Since the start of the HIV/AIDS epidemic, there has been a shift in who and where the epidemic affects. Currently, African Americans, both men and women are disproportionately affected and the Deep South has become the epicenter, including small rural areas. There are many factors related to living in the South which is vital to understanding the current HIV/AIDS epidemic; some of which may include more pronounced racism, religious beliefs, poverty, and homophobia, lack access to health care and health care insurance as well as a distrust of health care systems preventing them from practicing primary prevention measures. Many theorize that these factors may contribute to more HIV-related stigma which is fueling the increase. Therefore, it is critical that theory-based, culturally sensitive and methodologically sound studies be conducted to develop interventions aimed at decreasing the incidence of HIV infection and improve the lives of those infected.

The Black Church has substantiated itself as a foundational support for the African American community not only for its spiritual needs, but also for educational, political, and economic support. African American churches have become increasingly involved in battling health disparities, particularly in the areas of cancer, diabetes, and cardiovascular prevention. However, the Black Church has been slow in embracing the HIV/AIDS epidemic because of the difficult and complex issues attached to risk behaviors that are associated with the disease. However, the increasing disparity of HIV/AIDS in the Black community, particularly in the Deep South has embraced the engagement of faith-based leaders in the epidemic. For example, in 2006, the Centers for Disease Control convened a meeting for Black faith-based leaders to elicit their help in increasing awareness of the disease in their communities and support for prevention activities such as testing. Additionally, strategies such as the Week of Prayer for HIV/AIDS by the Balm in Gilead has been a way to increase awareness among faith leaders in the African American community as well as engage them in education and treatment of those with HIV. Local involvement is critical not only for community support and culturally appropriate interventions, but also for sustained, relevant outcomes.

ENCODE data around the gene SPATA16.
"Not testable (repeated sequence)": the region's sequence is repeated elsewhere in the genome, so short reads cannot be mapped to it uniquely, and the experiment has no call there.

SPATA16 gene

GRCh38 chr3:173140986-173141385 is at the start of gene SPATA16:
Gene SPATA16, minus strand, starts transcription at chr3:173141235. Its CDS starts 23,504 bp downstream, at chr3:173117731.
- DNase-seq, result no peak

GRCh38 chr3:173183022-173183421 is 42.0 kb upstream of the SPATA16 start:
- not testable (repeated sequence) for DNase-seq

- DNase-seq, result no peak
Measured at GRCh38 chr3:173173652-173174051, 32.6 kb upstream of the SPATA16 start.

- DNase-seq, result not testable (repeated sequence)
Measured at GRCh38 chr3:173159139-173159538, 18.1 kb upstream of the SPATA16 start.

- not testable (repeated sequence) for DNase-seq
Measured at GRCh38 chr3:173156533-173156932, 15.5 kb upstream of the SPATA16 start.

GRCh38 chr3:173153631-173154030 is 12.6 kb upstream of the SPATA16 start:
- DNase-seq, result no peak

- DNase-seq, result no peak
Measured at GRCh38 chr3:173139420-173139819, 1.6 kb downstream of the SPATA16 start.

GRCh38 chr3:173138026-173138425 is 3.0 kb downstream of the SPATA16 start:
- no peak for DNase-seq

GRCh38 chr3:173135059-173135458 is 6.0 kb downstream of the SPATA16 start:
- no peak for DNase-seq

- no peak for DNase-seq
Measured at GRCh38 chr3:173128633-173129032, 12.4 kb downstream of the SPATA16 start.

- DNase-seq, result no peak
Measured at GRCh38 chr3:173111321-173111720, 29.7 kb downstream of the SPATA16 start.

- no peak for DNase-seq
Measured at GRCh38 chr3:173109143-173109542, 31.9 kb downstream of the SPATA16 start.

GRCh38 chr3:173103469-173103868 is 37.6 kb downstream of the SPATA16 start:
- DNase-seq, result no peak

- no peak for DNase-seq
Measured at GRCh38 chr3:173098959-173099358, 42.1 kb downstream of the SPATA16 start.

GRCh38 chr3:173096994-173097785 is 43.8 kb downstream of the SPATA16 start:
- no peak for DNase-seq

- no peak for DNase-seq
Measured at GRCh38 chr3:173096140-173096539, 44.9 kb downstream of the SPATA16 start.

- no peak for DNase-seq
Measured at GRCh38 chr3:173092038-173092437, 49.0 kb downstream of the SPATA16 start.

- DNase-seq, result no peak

US HIV Statistics 2018

  • Black/African American people made up 42% (16,002) of the 37,968 new HIV diagnoses in the U.S and dependent areas in 2018, who comprise 13% of the U.S population.
  • Among all African Americans diagnosed with HIV, an estimated 75% were men, and 25% were among women.
  • At the end of 2018, an estimated 1.2 million people had HIV. Of those, 482,900 were among Black/African American people.

Source: Center for Disease Control and Prevention, U.S. Department of Health and Human Services.

Alabama’s HIV Statistics 2018

  • 28% of Alabama’s population identified Black in 2018.
  • In 2018, the rate of HIV diagnoses among Black males was eight times that of White males.
  • In 2018, the rate of HIV diagnoses among Black females was nine times that of White females.
  • The newly diagnosed HIV rate among Blacks in 2018 is nearly three times that of the total state rate.

Source: Alabama Department of Public Health, Division of STI/HIV Prevention and Control.